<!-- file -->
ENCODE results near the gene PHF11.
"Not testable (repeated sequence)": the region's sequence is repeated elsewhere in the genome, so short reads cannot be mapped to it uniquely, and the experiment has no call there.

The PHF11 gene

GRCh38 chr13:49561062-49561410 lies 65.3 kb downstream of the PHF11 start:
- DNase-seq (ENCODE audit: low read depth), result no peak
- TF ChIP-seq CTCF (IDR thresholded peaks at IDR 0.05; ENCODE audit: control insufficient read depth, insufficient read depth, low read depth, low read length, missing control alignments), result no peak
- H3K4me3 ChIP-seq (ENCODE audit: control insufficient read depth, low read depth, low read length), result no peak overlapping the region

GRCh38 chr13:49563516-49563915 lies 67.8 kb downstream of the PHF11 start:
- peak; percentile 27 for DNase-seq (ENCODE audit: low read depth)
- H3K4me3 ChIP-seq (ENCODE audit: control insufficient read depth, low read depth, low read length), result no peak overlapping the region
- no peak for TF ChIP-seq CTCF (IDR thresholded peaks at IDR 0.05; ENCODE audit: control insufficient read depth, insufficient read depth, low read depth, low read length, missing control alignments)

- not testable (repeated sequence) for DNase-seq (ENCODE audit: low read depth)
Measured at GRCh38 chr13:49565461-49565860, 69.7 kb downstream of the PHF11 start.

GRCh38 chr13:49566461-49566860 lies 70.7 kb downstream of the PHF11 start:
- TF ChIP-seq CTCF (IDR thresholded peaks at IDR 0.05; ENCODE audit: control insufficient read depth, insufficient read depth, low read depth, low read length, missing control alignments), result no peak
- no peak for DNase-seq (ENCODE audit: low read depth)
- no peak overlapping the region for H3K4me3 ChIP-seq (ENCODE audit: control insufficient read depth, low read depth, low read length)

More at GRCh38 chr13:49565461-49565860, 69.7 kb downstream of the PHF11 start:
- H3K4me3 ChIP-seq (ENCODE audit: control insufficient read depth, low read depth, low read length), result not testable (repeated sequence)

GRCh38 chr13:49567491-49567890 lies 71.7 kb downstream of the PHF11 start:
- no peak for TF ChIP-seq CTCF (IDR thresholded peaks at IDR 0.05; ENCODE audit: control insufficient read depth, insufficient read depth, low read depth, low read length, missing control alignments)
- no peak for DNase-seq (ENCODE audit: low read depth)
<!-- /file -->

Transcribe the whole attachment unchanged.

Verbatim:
ENCODE results near the gene PHF11.
"Not testable (repeated sequence)": the region's sequence is repeated elsewhere in the genome, so short reads cannot be mapped to it uniquely, and the experiment has no call there.

The PHF11 gene

GRCh38 chr13:49561062-49561410 lies 65.3 kb downstream of the PHF11 start:
- DNase-seq (ENCODE audit: low read depth), result no peak
- TF ChIP-seq CTCF (IDR thresholded peaks at IDR 0.05; ENCODE audit: control insufficient read depth, insufficient read depth, low read depth, low read length, missing control alignments), result no peak
- H3K4me3 ChIP-seq (ENCODE audit: control insufficient read depth, low read depth, low read length), result no peak overlapping the region

GRCh38 chr13:49563516-49563915 lies 67.8 kb downstream of the PHF11 start:
- peak; percentile 27 for DNase-seq (ENCODE audit: low read depth)
- H3K4me3 ChIP-seq (ENCODE audit: control insufficient read depth, low read depth, low read length), result no peak overlapping the region
- no peak for TF ChIP-seq CTCF (IDR thresholded peaks at IDR 0.05; ENCODE audit: control insufficient read depth, insufficient read depth, low read depth, low read length, missing control alignments)

- not testable (repeated sequence) for DNase-seq (ENCODE audit: low read depth)
Measured at GRCh38 chr13:49565461-49565860, 69.7 kb downstream of the PHF11 start.

GRCh38 chr13:49566461-49566860 lies 70.7 kb downstream of the PHF11 start:
- TF ChIP-seq CTCF (IDR thresholded peaks at IDR 0.05; ENCODE audit: control insufficient read depth, insufficient read depth, low read depth, low read length, missing control alignments), result no peak
- no peak for DNase-seq (ENCODE audit: low read depth)
- no peak overlapping the region for H3K4me3 ChIP-seq (ENCODE audit: control insufficient read depth, low read depth, low read length)

More at GRCh38 chr13:49565461-49565860, 69.7 kb downstream of the PHF11 start:
- H3K4me3 ChIP-seq (ENCODE audit: control insufficient read depth, low read depth, low read length), result not testable (repeated sequence)

GRCh38 chr13:49567491-49567890 lies 71.7 kb downstream of the PHF11 start:
- no peak for TF ChIP-seq CTCF (IDR thresholded peaks at IDR 0.05; ENCODE audit: control insufficient read depth, insufficient read depth, low read depth, low read length, missing control alignments)
- no peak for DNase-seq (ENCODE audit: low read depth)